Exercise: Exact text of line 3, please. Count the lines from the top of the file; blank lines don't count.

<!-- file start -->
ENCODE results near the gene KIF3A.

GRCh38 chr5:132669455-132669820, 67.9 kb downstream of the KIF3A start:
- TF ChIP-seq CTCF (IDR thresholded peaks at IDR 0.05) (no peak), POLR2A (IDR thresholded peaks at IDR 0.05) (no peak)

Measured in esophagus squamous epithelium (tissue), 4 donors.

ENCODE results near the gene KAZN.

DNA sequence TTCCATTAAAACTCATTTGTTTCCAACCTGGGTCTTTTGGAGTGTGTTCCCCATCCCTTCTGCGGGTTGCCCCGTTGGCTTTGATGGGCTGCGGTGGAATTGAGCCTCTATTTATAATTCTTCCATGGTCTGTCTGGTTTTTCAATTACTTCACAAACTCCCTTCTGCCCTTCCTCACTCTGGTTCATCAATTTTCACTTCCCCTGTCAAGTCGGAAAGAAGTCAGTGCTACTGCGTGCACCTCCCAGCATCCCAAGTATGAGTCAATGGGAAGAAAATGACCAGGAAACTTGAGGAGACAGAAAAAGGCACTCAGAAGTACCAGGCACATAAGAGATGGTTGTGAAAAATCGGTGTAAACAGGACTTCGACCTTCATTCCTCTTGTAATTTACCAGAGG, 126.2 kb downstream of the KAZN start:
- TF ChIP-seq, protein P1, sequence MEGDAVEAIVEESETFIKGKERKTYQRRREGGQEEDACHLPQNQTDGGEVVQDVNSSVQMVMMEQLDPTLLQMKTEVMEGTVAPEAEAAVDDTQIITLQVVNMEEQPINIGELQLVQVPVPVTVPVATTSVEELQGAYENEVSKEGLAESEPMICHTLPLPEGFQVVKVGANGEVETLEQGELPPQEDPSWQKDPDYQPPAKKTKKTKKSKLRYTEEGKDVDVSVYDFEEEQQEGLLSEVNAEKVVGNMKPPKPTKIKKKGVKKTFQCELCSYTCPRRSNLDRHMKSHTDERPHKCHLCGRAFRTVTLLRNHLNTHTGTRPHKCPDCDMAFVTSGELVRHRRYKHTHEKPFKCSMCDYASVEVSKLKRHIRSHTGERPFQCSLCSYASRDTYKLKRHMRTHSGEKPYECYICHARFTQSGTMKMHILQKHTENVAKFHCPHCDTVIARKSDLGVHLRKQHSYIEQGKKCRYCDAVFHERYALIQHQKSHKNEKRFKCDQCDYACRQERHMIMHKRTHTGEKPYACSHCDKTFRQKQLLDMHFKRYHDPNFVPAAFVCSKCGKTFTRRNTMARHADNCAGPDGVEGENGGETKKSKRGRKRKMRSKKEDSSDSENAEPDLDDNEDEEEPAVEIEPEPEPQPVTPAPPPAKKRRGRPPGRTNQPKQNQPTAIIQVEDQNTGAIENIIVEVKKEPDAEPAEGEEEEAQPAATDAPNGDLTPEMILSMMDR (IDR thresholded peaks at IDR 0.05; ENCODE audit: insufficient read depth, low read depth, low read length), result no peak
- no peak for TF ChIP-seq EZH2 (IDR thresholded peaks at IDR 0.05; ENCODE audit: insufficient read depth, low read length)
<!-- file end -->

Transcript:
- TF ChIP-seq CTCF (IDR thresholded peaks at IDR 0.05) (no peak), POLR2A (IDR thresholded peaks at IDR 0.05) (no peak)